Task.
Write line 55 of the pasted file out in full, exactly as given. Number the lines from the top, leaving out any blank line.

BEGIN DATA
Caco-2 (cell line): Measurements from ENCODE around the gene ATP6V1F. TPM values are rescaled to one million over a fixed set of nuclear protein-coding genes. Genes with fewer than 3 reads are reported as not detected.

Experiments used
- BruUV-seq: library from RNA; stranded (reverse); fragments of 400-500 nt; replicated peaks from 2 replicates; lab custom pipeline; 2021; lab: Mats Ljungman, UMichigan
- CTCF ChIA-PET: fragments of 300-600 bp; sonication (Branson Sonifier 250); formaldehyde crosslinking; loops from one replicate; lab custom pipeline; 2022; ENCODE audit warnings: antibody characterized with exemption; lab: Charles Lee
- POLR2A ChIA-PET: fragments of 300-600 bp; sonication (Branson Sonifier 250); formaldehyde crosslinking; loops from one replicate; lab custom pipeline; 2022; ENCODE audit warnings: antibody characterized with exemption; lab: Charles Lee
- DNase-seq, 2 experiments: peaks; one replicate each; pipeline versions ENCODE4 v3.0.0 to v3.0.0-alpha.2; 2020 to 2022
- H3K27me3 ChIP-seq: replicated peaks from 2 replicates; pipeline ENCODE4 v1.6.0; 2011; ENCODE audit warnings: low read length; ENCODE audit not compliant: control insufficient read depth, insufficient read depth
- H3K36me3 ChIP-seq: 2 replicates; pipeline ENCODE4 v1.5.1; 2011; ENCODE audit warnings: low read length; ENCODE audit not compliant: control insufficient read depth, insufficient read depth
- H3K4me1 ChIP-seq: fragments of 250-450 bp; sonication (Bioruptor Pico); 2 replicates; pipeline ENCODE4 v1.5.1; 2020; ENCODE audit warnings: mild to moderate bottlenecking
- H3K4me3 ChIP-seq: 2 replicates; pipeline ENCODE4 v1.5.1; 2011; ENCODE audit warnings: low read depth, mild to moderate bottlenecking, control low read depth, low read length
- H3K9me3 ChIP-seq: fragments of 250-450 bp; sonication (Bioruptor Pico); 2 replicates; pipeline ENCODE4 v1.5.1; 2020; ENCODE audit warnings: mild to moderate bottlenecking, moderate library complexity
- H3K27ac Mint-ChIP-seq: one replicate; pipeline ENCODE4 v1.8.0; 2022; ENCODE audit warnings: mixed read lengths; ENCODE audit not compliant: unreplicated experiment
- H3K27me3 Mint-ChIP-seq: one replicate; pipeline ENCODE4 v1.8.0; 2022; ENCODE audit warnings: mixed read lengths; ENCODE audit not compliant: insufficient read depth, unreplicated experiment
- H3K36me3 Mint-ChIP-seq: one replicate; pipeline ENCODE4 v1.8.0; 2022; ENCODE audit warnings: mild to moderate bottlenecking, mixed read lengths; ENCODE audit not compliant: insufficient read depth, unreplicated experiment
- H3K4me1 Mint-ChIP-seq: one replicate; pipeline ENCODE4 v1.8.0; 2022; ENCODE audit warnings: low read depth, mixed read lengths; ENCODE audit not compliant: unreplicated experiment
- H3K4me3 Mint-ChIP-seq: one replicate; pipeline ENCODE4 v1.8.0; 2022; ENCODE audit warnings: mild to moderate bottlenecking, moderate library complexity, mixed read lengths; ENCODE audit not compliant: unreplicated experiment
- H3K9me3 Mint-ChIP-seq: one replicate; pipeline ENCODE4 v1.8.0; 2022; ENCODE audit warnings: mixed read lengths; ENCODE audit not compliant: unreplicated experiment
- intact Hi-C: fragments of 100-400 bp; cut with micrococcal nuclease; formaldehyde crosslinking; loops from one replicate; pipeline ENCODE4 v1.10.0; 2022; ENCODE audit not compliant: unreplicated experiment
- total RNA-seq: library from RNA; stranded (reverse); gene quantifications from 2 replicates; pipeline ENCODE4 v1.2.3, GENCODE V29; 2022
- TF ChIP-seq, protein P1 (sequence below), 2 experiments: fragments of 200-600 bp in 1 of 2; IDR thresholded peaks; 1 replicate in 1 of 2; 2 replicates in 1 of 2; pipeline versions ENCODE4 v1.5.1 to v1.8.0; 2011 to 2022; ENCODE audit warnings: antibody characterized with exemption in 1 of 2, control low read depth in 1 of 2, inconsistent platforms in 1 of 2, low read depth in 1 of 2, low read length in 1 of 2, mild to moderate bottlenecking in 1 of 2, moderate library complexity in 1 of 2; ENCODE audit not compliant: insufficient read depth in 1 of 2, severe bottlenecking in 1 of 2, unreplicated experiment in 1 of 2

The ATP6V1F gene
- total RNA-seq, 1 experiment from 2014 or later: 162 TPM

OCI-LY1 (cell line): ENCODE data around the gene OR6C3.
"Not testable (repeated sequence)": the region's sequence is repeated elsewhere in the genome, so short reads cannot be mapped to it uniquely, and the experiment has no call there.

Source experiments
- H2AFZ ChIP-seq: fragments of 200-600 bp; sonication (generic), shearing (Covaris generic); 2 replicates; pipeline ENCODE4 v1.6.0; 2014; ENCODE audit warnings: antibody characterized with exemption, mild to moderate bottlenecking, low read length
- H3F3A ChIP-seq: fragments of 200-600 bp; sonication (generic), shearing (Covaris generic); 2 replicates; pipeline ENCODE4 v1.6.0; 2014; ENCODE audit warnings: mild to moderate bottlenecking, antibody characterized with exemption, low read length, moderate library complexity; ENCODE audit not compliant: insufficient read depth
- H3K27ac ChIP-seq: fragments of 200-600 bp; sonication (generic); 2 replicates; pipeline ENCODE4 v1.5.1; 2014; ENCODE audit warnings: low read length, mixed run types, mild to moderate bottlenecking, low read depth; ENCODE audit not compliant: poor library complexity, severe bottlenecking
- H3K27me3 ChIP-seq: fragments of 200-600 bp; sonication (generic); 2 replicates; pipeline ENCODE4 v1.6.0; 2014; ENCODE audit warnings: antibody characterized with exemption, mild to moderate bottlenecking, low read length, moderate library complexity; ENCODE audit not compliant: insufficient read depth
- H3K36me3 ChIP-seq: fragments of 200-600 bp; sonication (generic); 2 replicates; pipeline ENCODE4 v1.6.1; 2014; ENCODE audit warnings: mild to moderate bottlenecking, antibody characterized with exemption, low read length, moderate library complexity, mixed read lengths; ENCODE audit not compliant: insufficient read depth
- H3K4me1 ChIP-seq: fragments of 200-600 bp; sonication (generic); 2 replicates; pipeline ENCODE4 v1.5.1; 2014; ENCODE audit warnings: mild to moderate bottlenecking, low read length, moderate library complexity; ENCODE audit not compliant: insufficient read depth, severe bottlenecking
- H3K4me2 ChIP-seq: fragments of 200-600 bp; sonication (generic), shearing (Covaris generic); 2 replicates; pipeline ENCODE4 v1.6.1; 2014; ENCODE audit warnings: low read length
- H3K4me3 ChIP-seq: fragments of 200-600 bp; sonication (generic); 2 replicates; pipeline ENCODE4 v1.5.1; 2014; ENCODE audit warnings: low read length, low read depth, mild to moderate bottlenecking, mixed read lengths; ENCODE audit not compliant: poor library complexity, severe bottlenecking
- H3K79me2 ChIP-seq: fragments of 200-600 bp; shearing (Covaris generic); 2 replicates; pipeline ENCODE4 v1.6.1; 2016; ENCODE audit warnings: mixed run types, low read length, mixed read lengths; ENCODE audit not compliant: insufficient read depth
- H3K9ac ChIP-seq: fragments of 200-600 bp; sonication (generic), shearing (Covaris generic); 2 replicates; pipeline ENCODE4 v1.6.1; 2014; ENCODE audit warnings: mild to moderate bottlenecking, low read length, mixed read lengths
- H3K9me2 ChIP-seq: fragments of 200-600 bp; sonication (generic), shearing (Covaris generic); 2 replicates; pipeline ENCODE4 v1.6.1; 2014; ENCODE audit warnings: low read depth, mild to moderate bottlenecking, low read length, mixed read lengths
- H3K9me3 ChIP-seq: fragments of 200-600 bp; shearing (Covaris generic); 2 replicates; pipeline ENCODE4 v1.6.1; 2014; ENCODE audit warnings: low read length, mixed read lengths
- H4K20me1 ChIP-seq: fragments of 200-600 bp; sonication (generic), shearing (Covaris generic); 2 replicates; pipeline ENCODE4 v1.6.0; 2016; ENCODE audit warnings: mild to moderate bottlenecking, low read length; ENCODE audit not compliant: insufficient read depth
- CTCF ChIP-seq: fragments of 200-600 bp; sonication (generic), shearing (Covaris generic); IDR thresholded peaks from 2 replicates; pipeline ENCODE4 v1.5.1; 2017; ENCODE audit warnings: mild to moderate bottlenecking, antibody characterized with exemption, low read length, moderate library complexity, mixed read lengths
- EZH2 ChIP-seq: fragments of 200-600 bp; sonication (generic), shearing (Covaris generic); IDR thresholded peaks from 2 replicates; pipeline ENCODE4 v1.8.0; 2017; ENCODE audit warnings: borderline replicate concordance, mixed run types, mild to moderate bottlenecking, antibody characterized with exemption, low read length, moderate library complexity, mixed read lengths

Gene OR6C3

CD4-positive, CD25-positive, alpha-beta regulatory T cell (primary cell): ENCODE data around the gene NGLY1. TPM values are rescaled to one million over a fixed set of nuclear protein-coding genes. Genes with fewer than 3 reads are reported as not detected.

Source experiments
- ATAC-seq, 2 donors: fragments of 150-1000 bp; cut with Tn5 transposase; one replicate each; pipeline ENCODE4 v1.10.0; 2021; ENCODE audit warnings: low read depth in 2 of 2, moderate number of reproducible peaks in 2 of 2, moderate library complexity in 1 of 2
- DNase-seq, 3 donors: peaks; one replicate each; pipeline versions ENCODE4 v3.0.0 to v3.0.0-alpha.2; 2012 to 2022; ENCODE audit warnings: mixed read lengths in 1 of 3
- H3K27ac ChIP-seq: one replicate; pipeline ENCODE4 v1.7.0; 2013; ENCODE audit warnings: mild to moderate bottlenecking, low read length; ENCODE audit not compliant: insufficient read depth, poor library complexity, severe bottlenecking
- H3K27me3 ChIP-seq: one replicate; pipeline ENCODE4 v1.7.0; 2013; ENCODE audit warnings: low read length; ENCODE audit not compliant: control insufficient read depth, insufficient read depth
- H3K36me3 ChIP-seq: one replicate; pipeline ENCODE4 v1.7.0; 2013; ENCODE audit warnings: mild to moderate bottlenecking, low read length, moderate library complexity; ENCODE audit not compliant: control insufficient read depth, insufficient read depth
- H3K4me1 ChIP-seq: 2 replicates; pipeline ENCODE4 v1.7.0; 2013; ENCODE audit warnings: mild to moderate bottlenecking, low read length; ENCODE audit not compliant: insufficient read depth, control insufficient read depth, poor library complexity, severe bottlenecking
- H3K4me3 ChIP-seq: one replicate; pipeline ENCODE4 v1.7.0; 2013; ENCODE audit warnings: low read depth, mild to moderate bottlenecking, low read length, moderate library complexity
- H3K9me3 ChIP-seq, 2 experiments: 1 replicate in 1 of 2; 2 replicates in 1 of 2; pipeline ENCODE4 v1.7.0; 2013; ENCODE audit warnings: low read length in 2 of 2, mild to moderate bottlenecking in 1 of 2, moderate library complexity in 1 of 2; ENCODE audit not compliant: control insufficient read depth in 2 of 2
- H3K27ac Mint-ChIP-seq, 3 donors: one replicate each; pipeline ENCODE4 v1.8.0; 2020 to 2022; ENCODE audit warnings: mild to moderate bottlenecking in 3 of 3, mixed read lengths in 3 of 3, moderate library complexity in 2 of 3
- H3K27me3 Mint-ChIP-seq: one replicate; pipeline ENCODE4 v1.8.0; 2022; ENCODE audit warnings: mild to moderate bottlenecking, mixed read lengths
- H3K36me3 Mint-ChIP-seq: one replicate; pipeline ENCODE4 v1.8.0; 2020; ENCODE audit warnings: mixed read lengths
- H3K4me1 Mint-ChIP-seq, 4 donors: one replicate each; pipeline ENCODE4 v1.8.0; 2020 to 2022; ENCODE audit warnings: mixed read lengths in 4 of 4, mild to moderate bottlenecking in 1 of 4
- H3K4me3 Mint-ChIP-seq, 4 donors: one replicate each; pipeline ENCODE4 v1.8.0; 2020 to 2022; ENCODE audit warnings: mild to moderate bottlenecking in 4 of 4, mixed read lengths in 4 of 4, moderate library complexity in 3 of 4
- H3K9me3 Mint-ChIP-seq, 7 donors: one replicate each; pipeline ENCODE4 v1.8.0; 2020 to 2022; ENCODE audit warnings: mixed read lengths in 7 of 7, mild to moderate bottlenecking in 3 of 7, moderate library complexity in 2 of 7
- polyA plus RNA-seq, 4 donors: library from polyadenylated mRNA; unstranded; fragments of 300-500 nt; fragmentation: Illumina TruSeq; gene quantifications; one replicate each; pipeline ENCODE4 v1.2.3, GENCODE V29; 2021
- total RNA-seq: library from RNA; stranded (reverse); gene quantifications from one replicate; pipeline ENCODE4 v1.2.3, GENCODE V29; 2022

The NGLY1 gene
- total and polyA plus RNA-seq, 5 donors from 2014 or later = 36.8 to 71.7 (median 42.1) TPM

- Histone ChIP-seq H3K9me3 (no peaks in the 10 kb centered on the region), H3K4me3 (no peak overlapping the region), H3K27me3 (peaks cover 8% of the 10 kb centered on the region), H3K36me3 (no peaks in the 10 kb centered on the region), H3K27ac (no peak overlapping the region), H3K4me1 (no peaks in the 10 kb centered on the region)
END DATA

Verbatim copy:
- H3K4me1 Mint-ChIP-seq, 4 donors: one replicate each; pipeline ENCODE4 v1.8.0; 2020 to 2022; ENCODE audit warnings: mixed read lengths in 4 of 4, mild to moderate bottlenecking in 1 of 4